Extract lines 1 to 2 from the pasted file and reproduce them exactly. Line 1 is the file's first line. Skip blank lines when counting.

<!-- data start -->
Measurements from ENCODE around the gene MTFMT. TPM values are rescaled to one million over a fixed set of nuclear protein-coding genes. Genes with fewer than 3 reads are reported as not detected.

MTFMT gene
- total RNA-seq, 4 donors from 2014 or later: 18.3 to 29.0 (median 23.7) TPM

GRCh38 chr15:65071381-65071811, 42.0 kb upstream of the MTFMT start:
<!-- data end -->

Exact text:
Measurements from ENCODE around the gene MTFMT. TPM values are rescaled to one million over a fixed set of nuclear protein-coding genes. Genes with fewer than 3 reads are reported as not detected.

MTFMT gene